I’m just going to put it out there — my boobs were made to breastfeed! With both of my daughters, I didn’t get one cracked nipple, my milk came in quickly and my flow was strong — all the foundations were there so I was confident we were going to have a long and prosperous ride on the milk train.
What I didn’t realise was that breastfeeding is the ultimate collaboration, you’re working in tandem with a tiny human fresh out of the womb, who is adjusting to the big, wide world after nine months tucked up in the safety of a dark cocoon all the while a nipple is being shoved in their mouth. When you think about it from their perspective, it’s no wonder it can end up a struggle! Just because your boobs are good to go, doesn’t necessarily mean it’s going to be a walk in the park.
I stupidly stocked up on all the gear (hot tip: do not spend a small fortune on the feeding paraphernalia until you know for sure you’re going to be feeding for more than a few weeks) and set myself a short-term goal of reaching six months with a stretch target of 12.
Both of my girls started strong out of the gates. Despite being happy chuckers, they latched well and were showing early signs of being milk lovers… but then it all went tits up, quite literally, when they decided they loathed the boob around the six-week mark.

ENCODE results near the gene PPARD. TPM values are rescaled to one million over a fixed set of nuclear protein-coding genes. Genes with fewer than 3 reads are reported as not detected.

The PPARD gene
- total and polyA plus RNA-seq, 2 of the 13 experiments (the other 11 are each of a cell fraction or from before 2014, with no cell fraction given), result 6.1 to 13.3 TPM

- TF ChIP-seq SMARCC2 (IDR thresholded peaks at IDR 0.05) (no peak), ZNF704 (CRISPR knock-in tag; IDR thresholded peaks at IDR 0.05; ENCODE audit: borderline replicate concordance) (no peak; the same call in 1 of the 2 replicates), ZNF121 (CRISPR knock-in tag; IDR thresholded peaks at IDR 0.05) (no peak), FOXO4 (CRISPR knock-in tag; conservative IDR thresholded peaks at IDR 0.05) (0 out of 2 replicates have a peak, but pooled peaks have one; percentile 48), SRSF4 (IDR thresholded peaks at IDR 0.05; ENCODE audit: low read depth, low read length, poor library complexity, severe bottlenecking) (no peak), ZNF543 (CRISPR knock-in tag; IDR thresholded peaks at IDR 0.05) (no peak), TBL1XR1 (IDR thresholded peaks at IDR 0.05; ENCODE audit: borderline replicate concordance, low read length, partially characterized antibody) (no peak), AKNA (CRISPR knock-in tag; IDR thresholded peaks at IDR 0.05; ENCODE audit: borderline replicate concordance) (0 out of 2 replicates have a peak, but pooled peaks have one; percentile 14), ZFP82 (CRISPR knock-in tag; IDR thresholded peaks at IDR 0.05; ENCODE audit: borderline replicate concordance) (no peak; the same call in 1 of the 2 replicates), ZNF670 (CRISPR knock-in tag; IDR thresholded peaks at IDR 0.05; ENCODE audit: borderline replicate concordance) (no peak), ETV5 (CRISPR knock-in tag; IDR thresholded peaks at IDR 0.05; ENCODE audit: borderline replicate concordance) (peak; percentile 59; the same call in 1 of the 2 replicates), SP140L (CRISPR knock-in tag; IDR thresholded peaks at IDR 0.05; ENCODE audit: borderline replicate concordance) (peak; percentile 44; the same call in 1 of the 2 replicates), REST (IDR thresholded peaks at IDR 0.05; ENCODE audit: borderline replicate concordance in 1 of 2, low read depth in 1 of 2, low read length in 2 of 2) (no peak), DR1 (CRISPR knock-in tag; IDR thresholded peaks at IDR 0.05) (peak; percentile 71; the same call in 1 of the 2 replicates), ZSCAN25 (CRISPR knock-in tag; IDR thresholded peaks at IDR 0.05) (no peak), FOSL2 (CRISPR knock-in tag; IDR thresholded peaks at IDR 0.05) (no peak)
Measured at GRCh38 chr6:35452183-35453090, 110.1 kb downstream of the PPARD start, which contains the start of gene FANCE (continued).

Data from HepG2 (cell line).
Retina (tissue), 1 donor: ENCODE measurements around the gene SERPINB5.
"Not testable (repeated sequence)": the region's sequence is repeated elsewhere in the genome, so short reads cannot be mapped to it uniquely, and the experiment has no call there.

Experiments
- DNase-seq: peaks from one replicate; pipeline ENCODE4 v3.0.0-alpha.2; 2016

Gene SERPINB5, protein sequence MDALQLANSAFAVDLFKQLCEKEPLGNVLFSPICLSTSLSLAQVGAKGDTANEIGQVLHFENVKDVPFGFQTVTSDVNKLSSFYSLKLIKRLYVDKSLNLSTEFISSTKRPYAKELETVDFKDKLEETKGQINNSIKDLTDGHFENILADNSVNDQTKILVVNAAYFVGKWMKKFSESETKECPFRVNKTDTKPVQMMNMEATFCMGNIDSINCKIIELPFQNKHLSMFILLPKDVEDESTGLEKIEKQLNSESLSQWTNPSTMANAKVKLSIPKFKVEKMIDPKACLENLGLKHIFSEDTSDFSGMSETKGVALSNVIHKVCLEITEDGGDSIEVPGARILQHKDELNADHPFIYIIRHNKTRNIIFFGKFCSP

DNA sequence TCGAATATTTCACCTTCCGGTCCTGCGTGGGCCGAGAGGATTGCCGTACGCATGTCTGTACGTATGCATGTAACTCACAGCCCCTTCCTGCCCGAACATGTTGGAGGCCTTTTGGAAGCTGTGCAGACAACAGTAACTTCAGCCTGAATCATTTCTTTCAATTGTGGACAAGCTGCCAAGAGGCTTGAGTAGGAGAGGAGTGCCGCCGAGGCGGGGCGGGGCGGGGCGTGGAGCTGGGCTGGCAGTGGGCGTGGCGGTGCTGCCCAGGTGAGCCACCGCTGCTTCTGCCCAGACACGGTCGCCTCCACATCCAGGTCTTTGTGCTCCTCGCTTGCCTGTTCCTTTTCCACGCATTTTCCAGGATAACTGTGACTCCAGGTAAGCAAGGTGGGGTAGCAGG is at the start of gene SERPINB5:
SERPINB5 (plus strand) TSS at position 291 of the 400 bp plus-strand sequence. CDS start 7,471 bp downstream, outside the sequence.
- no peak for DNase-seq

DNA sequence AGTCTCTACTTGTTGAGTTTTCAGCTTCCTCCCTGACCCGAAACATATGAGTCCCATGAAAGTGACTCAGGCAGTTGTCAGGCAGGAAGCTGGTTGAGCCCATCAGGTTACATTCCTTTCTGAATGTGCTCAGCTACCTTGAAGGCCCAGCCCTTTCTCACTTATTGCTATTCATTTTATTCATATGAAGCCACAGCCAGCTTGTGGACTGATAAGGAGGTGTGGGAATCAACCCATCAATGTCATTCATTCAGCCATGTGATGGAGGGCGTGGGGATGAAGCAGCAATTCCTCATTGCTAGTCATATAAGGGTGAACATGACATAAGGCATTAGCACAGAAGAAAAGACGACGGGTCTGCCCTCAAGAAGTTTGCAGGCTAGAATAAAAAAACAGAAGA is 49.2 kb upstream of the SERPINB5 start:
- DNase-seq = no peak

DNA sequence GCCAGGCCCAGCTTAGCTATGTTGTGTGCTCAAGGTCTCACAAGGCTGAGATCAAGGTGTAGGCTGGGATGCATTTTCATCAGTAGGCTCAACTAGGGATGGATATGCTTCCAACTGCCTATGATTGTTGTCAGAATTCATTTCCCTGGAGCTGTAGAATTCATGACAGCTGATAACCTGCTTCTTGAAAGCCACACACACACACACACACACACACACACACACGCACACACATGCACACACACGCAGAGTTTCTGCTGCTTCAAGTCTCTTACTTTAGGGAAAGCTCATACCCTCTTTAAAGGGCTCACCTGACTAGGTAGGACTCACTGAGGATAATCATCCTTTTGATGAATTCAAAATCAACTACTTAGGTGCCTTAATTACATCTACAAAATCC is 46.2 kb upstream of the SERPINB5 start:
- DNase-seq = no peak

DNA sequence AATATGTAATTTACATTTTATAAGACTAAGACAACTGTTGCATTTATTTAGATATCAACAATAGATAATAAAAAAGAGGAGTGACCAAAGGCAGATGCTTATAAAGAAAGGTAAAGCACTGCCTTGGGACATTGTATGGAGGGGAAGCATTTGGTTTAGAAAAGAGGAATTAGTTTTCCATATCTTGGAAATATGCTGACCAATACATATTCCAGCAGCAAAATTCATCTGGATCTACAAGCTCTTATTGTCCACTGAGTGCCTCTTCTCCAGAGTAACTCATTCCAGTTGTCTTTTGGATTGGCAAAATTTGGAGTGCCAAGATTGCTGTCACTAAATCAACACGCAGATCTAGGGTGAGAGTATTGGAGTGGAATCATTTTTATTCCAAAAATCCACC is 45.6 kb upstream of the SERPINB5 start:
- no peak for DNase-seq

“Jinxed it by telling our neighbour this arvo how great Tilly has been at feeding. Nek minute she’s rejecting my boob like it’s a stinky dead rat,” I texted my sister one afternoon.
“It’s giving me awful flashbacks to when [my firstborn] Edie did the same thing,” I lamented.
When my oldest daughter Edie started getting fussy on my boob around the six-week mark, I was determined I would push through it and get back on track. I tried just about every trick in the book — feeding her in a dark room with no stimulation, feeding her right after a sleep, feeding her right before a sleep, feeding her with a dark blindfold over her eyes so she wouldn’t get distracted, feeding her as I sang soothing lullabies, feeding her with a bottle first then quickly swapping to my boob. You name it, I tried it (probably three times).
Throughout this laborious troubleshooting process, I was also pumping at every feed to keep up my supply. It was beyond draining and I could notice my mental health was suffering as a result.
There was absolutely no downtime because every feed was taking double the amount of time with her rejecting my boob, I’d then have to make up a bottle of my milk, warm it up, feed it to her, and then pump as I bounced her in the bassinet with one foot and held my pumps in place with my hands (thank you to my partner for buying me a hands-free pumping top! The one piece of gear I didn’t splurge on that I needed most).
And as every mum knows, our downtime between feeds while the baby naps is oh so precious! Sure, we might just scroll on Instagram or binge a trashy Netflix series but it’s these small breaks that are literal sanity savers in the early stages of parenthood, which can often feel like Groundhog Day. When you strip that away, you feel like a 24-7 milk machine.